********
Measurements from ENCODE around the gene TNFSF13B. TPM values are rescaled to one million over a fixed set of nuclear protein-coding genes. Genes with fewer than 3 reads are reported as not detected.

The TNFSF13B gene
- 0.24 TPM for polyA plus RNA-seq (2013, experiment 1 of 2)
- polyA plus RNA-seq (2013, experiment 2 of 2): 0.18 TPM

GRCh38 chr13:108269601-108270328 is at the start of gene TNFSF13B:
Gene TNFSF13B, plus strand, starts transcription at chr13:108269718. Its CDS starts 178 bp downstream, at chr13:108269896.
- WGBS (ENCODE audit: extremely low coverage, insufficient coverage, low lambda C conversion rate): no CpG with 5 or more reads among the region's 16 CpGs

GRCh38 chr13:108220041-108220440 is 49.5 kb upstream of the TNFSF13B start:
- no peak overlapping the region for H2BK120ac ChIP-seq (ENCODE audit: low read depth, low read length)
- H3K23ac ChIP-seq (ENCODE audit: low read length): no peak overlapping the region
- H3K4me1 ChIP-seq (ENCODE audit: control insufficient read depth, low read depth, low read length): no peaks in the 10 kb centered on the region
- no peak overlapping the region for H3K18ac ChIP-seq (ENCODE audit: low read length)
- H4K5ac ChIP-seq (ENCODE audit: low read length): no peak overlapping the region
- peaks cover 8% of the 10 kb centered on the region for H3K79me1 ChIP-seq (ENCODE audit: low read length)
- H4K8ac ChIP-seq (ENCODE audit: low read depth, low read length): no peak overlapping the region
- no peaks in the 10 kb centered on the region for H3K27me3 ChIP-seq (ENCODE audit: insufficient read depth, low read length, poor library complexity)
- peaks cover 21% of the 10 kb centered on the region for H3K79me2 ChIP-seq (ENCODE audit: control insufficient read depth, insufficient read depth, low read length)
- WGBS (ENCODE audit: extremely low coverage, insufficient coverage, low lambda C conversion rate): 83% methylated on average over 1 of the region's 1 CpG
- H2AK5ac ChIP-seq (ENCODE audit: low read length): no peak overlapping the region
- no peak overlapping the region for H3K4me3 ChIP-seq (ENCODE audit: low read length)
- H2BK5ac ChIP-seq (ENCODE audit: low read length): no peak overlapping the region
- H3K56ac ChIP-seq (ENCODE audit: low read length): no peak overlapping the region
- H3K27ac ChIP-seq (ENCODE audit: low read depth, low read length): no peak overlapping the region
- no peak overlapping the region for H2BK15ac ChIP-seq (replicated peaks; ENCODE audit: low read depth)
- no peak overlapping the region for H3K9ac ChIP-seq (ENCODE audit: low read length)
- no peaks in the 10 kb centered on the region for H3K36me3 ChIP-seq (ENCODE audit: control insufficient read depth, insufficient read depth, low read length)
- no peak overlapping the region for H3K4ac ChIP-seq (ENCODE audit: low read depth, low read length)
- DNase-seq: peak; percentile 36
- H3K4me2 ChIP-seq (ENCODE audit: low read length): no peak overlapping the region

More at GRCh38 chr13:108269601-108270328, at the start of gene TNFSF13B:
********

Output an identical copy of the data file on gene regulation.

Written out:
Measurements from ENCODE around the gene TNFSF13B. TPM values are rescaled to one million over a fixed set of nuclear protein-coding genes. Genes with fewer than 3 reads are reported as not detected.

The TNFSF13B gene
- 0.24 TPM for polyA plus RNA-seq (2013, experiment 1 of 2)
- polyA plus RNA-seq (2013, experiment 2 of 2): 0.18 TPM

GRCh38 chr13:108269601-108270328 is at the start of gene TNFSF13B:
Gene TNFSF13B, plus strand, starts transcription at chr13:108269718. Its CDS starts 178 bp downstream, at chr13:108269896.
- WGBS (ENCODE audit: extremely low coverage, insufficient coverage, low lambda C conversion rate): no CpG with 5 or more reads among the region's 16 CpGs

GRCh38 chr13:108220041-108220440 is 49.5 kb upstream of the TNFSF13B start:
- no peak overlapping the region for H2BK120ac ChIP-seq (ENCODE audit: low read depth, low read length)
- H3K23ac ChIP-seq (ENCODE audit: low read length): no peak overlapping the region
- H3K4me1 ChIP-seq (ENCODE audit: control insufficient read depth, low read depth, low read length): no peaks in the 10 kb centered on the region
- no peak overlapping the region for H3K18ac ChIP-seq (ENCODE audit: low read length)
- H4K5ac ChIP-seq (ENCODE audit: low read length): no peak overlapping the region
- peaks cover 8% of the 10 kb centered on the region for H3K79me1 ChIP-seq (ENCODE audit: low read length)
- H4K8ac ChIP-seq (ENCODE audit: low read depth, low read length): no peak overlapping the region
- no peaks in the 10 kb centered on the region for H3K27me3 ChIP-seq (ENCODE audit: insufficient read depth, low read length, poor library complexity)
- peaks cover 21% of the 10 kb centered on the region for H3K79me2 ChIP-seq (ENCODE audit: control insufficient read depth, insufficient read depth, low read length)
- WGBS (ENCODE audit: extremely low coverage, insufficient coverage, low lambda C conversion rate): 83% methylated on average over 1 of the region's 1 CpG
- H2AK5ac ChIP-seq (ENCODE audit: low read length): no peak overlapping the region
- no peak overlapping the region for H3K4me3 ChIP-seq (ENCODE audit: low read length)
- H2BK5ac ChIP-seq (ENCODE audit: low read length): no peak overlapping the region
- H3K56ac ChIP-seq (ENCODE audit: low read length): no peak overlapping the region
- H3K27ac ChIP-seq (ENCODE audit: low read depth, low read length): no peak overlapping the region
- no peak overlapping the region for H2BK15ac ChIP-seq (replicated peaks; ENCODE audit: low read depth)
- no peak overlapping the region for H3K9ac ChIP-seq (ENCODE audit: low read length)
- no peaks in the 10 kb centered on the region for H3K36me3 ChIP-seq (ENCODE audit: control insufficient read depth, insufficient read depth, low read length)
- no peak overlapping the region for H3K4ac ChIP-seq (ENCODE audit: low read depth, low read length)
- DNase-seq: peak; percentile 36
- H3K4me2 ChIP-seq (ENCODE audit: low read length): no peak overlapping the region

More at GRCh38 chr13:108269601-108270328, at the start of gene TNFSF13B: